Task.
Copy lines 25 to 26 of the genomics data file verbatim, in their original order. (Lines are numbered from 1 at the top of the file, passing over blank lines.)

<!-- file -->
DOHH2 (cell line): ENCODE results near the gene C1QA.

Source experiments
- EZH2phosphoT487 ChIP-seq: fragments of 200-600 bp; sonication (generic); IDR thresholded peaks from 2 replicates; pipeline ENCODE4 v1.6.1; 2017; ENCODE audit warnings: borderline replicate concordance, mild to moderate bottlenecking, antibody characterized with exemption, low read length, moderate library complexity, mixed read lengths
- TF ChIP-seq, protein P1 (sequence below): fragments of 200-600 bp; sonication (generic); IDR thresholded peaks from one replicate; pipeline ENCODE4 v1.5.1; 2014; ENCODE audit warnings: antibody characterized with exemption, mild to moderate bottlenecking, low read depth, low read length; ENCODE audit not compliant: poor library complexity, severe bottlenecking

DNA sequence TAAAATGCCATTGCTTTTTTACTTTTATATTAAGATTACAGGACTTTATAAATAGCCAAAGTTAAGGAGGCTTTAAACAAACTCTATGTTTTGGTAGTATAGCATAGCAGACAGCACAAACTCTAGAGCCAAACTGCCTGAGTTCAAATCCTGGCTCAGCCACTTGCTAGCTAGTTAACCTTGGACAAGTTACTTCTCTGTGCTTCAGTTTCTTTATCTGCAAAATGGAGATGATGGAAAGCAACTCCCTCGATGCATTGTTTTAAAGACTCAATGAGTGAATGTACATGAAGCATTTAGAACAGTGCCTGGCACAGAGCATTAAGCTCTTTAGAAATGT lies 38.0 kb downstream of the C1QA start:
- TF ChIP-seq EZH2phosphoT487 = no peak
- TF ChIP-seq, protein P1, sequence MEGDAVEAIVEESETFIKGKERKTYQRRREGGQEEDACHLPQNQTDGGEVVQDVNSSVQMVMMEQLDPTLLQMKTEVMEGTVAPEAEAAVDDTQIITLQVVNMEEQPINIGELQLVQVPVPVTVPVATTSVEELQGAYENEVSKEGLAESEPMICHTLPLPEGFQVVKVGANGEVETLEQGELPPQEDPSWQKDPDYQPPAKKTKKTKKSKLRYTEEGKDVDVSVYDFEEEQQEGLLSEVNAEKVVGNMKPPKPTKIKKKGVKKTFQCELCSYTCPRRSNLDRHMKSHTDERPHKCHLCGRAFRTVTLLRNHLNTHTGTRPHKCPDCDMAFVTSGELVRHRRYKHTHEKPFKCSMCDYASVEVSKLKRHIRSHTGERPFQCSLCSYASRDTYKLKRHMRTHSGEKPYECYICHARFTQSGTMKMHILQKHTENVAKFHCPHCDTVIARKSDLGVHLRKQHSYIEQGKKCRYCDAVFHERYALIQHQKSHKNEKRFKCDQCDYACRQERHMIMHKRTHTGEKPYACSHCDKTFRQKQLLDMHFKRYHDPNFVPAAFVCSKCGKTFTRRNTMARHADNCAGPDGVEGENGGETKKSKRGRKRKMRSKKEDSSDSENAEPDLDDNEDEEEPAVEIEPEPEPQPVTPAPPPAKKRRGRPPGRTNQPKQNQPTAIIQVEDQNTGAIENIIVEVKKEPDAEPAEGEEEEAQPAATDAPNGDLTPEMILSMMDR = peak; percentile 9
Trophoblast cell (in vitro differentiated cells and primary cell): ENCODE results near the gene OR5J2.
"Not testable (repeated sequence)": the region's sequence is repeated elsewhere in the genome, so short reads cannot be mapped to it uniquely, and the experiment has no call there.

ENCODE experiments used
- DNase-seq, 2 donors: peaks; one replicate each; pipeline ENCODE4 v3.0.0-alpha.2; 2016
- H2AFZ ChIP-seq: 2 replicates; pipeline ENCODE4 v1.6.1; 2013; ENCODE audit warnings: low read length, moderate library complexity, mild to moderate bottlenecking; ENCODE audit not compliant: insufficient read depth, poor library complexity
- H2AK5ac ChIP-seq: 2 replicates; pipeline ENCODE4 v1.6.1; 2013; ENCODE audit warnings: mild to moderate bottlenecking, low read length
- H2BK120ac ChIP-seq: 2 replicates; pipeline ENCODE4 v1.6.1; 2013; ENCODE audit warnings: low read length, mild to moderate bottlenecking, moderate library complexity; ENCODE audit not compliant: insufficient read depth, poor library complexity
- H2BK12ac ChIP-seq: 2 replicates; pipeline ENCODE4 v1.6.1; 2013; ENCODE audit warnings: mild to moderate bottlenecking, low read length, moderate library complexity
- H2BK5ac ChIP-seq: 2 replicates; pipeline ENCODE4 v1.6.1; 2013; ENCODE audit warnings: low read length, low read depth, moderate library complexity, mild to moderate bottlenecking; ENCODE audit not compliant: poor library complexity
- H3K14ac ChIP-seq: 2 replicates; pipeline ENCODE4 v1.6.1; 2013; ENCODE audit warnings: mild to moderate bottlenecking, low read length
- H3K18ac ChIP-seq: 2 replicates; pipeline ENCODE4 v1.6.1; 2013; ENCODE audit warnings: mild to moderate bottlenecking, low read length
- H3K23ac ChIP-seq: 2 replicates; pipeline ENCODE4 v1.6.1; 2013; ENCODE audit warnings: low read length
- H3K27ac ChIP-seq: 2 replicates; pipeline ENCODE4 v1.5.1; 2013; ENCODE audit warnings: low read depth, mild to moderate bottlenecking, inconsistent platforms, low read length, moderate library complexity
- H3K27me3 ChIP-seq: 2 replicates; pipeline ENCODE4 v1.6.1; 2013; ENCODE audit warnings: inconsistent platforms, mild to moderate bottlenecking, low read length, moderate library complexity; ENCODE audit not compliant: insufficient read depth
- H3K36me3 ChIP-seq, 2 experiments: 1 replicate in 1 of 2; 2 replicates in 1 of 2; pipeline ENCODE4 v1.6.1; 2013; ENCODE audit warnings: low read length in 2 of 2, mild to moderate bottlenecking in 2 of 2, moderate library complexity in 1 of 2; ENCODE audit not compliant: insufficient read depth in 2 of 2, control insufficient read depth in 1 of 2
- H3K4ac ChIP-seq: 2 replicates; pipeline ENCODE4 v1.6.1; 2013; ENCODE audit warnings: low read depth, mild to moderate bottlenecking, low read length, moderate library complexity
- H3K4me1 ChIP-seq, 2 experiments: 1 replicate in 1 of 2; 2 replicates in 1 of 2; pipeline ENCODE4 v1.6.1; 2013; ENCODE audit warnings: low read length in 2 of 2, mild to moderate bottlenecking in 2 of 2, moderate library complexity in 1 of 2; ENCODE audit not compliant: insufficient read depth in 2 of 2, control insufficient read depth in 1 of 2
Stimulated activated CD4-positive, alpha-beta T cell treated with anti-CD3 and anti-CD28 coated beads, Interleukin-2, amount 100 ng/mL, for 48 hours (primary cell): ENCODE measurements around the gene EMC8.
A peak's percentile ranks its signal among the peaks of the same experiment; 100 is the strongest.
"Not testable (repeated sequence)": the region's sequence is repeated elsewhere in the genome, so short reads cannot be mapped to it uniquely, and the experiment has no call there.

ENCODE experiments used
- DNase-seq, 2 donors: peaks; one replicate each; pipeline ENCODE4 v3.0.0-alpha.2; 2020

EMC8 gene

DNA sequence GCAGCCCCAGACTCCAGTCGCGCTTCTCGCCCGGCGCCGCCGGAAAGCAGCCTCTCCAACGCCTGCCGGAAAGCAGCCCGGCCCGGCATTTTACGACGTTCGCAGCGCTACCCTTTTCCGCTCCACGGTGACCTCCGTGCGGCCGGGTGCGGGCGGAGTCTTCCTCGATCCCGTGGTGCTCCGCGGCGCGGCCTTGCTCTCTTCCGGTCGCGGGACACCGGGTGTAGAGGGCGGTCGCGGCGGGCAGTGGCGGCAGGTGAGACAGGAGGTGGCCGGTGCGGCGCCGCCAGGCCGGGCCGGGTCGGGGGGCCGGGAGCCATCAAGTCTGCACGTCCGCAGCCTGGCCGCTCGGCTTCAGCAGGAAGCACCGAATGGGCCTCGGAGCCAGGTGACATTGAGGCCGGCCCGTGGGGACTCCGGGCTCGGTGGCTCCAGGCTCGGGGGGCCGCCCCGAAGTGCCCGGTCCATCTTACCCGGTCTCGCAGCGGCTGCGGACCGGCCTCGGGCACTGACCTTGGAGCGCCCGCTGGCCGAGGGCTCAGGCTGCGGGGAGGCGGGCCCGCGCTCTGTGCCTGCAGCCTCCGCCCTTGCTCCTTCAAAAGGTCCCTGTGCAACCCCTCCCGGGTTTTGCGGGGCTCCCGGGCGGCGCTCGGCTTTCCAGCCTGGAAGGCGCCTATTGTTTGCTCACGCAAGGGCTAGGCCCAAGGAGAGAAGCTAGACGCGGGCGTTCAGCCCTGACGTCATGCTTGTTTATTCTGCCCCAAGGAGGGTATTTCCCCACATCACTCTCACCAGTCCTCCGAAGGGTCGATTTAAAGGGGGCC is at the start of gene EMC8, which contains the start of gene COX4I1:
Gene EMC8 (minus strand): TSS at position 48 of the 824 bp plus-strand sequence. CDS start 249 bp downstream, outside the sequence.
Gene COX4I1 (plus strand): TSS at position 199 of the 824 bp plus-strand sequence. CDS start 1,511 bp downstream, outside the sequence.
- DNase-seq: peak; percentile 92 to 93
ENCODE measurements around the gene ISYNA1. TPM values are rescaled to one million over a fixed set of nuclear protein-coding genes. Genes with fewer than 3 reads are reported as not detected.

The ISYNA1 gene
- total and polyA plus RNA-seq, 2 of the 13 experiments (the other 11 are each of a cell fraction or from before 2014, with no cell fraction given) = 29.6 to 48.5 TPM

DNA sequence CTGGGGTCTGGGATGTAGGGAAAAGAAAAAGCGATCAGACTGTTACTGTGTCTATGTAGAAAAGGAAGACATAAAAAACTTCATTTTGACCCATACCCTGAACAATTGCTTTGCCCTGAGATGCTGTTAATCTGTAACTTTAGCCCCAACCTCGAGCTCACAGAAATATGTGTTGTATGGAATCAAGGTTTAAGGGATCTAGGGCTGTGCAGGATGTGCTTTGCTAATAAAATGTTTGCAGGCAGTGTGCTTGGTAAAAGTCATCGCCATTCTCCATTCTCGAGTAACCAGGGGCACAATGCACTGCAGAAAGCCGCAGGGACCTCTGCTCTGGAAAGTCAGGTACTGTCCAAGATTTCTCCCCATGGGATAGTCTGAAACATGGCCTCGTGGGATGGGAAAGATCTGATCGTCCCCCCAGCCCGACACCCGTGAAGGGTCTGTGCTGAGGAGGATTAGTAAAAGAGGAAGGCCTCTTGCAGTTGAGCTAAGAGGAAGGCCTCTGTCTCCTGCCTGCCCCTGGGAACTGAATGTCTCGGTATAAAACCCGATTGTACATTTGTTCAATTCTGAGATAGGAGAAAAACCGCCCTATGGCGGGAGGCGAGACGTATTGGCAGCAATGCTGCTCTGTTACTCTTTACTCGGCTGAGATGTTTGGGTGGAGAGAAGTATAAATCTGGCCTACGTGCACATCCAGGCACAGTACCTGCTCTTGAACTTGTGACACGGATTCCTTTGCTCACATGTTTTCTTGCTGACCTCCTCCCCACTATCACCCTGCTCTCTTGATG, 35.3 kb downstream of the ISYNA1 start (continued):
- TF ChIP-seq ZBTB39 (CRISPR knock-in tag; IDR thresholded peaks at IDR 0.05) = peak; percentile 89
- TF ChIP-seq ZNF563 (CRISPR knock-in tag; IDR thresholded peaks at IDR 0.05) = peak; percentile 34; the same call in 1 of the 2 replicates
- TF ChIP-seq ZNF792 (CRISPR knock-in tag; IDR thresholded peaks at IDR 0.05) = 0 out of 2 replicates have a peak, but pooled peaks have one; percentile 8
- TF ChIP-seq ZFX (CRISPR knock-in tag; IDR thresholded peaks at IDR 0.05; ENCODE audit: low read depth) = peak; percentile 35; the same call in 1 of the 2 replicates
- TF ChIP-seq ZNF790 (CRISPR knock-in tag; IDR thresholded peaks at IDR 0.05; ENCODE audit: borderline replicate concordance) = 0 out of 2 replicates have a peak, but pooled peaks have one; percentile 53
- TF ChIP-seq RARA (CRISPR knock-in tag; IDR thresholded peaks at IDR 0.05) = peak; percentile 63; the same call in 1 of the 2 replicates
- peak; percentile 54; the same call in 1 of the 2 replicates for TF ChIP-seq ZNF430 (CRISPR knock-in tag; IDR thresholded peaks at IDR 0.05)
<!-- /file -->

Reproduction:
Stimulated activated CD4-positive, alpha-beta T cell treated with anti-CD3 and anti-CD28 coated beads, Interleukin-2, amount 100 ng/mL, for 48 hours (primary cell): ENCODE measurements around the gene EMC8.
A peak's percentile ranks its signal among the peaks of the same experiment; 100 is the strongest.